Numerous sources are reporting the death of Polly Platt, a prolific Hollywood polymath whose talents were expressed through set and costume design, production for movies like Broadcast News, and most famously, her work with ex-husband Peter Bogdanovich, with whom she worked side by side on many of his early films. Platt had ALS (also known as Lou Gehrig’s Disease), and died at the age of 72.
In the late 1960s, Platt moved to Hollywood with Bogdanovich and got swept up alongside him as he became involved in Roger Corman’s coterie—according to IMDB, working as an uncredited costume designer on The Wild Angels, and even serving as Nancy Sinatra’s stunt double, also uncredited . Platt’s off-screen marriage to Bogdanovich flourished into a successful on-screen collaboration with the Boris Karloff-starring thriller Targets, which she co-wrote with him (with an uncredited assist from Samuel Fuller). She handled production design on Targets and numerous Bogdanovich films thereafter beginning with The Last Picture Show, with some sources (including Bogdanovich) suggesting that Platt was the one who actually went through Larry McMurtry’s novel and devised a script that could tell the story in a chronological fashion.
Unfortunately, helping Bogdanovich get The Last Picture Show off the ground proved to be the undoing of her marriage, as he left her during filming for his star Cybill Shepherd. (Their marriage and divorce was later loosely dramatized as the 1984 Drew Barrymore-starring comedy Irreconcilable Differences.) Yet despite their separation, Platt and Bogdanovich maintained a working relationship, collaborating on What’s Up, Doc? and again on Paper Moon, which Bogdanovich chose to do on Platt’s recommendation. She was also the one who suggested casting Ryan O’Neal’s actual daughter Tatum, even though she had never acted before. Tatum went on to win an Oscar for her performance.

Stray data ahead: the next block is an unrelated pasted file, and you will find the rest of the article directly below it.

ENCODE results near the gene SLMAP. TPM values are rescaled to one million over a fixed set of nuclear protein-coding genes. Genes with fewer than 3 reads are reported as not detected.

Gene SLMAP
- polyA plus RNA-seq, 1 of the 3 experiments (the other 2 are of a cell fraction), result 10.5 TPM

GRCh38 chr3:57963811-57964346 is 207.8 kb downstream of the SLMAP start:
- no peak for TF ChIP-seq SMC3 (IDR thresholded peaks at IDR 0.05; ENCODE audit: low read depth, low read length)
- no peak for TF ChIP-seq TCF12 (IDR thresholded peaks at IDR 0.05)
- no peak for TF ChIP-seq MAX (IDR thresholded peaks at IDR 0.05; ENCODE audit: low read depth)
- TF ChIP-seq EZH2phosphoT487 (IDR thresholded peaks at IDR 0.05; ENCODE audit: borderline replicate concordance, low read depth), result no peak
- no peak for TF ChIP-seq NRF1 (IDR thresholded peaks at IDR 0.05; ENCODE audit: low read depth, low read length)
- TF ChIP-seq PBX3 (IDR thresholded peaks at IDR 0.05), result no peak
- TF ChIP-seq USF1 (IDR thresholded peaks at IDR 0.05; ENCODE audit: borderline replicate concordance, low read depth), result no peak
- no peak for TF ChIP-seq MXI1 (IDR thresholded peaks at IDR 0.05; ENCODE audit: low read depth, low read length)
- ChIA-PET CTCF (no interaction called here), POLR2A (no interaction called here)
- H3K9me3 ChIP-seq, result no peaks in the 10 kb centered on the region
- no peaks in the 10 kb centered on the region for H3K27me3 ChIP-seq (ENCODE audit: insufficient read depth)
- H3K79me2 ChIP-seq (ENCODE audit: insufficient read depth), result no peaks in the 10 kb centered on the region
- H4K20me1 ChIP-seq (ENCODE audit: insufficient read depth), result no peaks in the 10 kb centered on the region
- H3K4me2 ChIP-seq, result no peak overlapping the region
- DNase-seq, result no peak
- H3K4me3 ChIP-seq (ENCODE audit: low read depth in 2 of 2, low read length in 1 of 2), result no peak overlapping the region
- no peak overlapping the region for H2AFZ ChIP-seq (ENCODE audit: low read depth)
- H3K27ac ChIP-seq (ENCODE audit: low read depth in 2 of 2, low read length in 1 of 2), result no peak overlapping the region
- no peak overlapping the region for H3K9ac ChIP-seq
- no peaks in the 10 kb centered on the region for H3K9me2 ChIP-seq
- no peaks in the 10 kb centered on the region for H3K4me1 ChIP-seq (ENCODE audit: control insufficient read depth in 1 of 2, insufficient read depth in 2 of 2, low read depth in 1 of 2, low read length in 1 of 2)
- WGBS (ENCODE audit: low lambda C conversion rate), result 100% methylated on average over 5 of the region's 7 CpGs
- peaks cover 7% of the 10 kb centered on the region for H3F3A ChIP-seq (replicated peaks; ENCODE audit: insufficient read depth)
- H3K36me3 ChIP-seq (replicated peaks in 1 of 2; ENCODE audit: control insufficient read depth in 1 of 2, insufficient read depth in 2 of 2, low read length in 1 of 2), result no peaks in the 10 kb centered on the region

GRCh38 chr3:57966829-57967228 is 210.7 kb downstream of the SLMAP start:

Platt received her own Oscar recognition after being nominated for her art direction work on 1983’s Terms Of Endearment, kicking off an even longer partnership with producer James L. Brooks that included Broadcast News (which scored her another Oscar nod when it was nominated for Best Picture), Say Anything… (in which she also had a rare acting role as the mother of Lily Taylor’s character), the Terms Of Endearment sequel The Evening Star, The War Of The Roses, the Nick Nolte comedy I’ll Do Anything, and Wes Anderson’s debut Bottle Rocket. Her other production design credits include the 1976 version of A Star Is Born, The Bad News Bears, Young Doctors In Love, The Witches Of Eastwick, and Steve Martin’s The Man With Two Brains.
Platt was also an accomplished screenwriter on her own; her credits include the Brooke Shields-starring Pretty Baby, the William Inge adaptation Good Luck, Miss Wyckoff, and 1994’s A Map Of The World.
Earlier this year saw the debut of what would prove to be her last producing credit; fittingly, it was the documentary Corman’s World: Exploits Of A Hollywood Rebel, bringing full circle her relationship with the movie industry, one that rarely gave her the credit she was due. Though often in the shadows of her male collaborators, hopefully she will be remembered as a frequent power behind the throne.